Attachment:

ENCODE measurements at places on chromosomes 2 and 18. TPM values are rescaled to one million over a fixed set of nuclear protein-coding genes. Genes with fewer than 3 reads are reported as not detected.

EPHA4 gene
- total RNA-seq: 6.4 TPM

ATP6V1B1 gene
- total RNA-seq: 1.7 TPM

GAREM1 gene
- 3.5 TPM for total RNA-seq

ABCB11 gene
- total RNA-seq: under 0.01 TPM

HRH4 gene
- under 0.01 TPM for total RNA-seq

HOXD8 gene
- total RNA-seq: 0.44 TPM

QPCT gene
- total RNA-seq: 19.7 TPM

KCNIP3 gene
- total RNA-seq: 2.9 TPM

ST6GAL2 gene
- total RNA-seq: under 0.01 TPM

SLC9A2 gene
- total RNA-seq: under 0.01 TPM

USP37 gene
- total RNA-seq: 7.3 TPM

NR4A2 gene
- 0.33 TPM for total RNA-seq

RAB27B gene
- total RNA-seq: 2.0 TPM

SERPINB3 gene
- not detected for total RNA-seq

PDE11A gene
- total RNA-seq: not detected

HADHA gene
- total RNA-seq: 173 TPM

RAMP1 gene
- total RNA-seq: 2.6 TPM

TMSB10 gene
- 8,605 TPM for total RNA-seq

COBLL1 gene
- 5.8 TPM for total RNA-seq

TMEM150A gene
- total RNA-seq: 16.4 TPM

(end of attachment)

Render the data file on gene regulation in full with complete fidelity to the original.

ENCODE measurements at places on chromosomes 2 and 18. TPM values are rescaled to one million over a fixed set of nuclear protein-coding genes. Genes with fewer than 3 reads are reported as not detected.

EPHA4 gene
- total RNA-seq: 6.4 TPM

ATP6V1B1 gene
- total RNA-seq: 1.7 TPM

GAREM1 gene
- 3.5 TPM for total RNA-seq

ABCB11 gene
- total RNA-seq: under 0.01 TPM

HRH4 gene
- under 0.01 TPM for total RNA-seq

HOXD8 gene
- total RNA-seq: 0.44 TPM

QPCT gene
- total RNA-seq: 19.7 TPM

KCNIP3 gene
- total RNA-seq: 2.9 TPM

ST6GAL2 gene
- total RNA-seq: under 0.01 TPM

SLC9A2 gene
- total RNA-seq: under 0.01 TPM

USP37 gene
- total RNA-seq: 7.3 TPM

NR4A2 gene
- 0.33 TPM for total RNA-seq

RAB27B gene
- total RNA-seq: 2.0 TPM

SERPINB3 gene
- not detected for total RNA-seq

PDE11A gene
- total RNA-seq: not detected

HADHA gene
- total RNA-seq: 173 TPM

RAMP1 gene
- total RNA-seq: 2.6 TPM

TMSB10 gene
- 8,605 TPM for total RNA-seq

COBLL1 gene
- 5.8 TPM for total RNA-seq

TMEM150A gene
- total RNA-seq: 16.4 TPM